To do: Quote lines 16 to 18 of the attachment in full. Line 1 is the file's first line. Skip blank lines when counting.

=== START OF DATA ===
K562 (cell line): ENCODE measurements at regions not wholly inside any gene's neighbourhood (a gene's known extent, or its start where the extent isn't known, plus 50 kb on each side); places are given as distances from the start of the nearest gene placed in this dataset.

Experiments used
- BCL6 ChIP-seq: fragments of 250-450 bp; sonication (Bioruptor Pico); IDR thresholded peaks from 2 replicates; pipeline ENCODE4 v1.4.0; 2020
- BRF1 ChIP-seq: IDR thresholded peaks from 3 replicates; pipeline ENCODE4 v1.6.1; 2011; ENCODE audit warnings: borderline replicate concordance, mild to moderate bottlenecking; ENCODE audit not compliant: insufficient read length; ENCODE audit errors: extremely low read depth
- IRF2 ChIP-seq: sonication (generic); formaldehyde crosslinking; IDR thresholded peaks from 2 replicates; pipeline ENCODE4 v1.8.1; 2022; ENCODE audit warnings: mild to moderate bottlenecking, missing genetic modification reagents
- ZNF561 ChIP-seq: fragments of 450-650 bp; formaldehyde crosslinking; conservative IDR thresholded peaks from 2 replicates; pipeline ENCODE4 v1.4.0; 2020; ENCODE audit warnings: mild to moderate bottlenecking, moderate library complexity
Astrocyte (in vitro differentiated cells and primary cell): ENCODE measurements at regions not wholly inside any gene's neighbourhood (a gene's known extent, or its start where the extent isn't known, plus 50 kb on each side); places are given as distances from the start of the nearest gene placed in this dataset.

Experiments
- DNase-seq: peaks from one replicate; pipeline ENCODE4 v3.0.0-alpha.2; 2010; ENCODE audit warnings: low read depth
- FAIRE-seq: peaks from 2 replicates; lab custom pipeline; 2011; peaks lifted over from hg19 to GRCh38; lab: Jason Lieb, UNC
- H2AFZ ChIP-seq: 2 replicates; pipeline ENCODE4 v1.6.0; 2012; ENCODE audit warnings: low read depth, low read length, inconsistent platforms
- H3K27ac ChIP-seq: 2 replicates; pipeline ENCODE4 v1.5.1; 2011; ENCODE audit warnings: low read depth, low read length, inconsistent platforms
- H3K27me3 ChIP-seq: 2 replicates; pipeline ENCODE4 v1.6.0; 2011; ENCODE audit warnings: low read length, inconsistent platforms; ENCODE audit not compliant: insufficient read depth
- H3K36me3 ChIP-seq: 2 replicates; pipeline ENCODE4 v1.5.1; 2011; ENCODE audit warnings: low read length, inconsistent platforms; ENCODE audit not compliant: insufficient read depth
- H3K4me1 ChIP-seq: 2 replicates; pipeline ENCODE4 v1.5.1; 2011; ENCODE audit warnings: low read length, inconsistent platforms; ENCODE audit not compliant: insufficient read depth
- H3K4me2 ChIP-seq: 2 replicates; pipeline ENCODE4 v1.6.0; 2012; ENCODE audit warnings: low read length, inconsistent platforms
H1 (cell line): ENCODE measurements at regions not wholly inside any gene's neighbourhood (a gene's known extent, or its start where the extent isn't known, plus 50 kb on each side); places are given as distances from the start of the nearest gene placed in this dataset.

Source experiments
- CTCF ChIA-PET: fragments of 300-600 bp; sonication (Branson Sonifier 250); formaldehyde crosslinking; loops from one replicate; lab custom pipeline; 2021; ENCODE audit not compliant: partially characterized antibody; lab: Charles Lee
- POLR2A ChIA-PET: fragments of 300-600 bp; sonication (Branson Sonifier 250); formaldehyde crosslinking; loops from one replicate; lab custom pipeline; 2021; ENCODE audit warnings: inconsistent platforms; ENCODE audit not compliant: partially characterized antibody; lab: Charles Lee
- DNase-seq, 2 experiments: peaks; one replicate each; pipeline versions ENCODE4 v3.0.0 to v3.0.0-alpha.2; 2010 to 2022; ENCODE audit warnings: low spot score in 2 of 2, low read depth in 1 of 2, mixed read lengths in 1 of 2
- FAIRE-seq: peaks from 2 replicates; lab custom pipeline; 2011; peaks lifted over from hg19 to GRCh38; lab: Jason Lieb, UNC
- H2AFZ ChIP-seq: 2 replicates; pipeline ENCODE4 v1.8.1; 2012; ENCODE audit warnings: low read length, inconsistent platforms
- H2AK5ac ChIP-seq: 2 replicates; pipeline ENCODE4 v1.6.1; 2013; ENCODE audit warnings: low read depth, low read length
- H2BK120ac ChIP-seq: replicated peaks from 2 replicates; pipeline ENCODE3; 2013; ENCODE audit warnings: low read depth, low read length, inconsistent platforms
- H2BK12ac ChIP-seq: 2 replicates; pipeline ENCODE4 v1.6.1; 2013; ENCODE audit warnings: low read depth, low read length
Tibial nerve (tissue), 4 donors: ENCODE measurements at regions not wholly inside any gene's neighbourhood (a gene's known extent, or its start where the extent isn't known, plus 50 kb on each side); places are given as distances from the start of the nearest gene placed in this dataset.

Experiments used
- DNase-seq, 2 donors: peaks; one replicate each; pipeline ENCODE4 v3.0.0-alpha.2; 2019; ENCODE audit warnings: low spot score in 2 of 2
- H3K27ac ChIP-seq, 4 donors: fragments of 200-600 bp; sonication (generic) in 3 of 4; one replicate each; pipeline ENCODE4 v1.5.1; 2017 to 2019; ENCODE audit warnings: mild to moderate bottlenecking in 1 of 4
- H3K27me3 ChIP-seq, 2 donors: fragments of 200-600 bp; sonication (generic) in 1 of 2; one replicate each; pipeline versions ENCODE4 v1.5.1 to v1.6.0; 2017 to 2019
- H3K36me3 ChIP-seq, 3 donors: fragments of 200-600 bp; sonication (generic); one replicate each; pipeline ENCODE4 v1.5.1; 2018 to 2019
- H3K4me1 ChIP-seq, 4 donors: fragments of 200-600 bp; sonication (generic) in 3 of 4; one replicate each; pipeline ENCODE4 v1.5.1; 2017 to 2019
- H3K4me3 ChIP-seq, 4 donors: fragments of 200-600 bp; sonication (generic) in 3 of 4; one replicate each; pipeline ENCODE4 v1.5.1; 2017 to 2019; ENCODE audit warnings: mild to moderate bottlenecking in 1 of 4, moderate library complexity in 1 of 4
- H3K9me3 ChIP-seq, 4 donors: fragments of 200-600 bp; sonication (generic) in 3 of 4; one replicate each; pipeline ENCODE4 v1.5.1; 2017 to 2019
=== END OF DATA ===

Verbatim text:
- H3K4me2 ChIP-seq: 2 replicates; pipeline ENCODE4 v1.6.0; 2012; ENCODE audit warnings: low read length, inconsistent platforms
H1 (cell line): ENCODE measurements at regions not wholly inside any gene's neighbourhood (a gene's known extent, or its start where the extent isn't known, plus 50 kb on each side); places are given as distances from the start of the nearest gene placed in this dataset.

Source experiments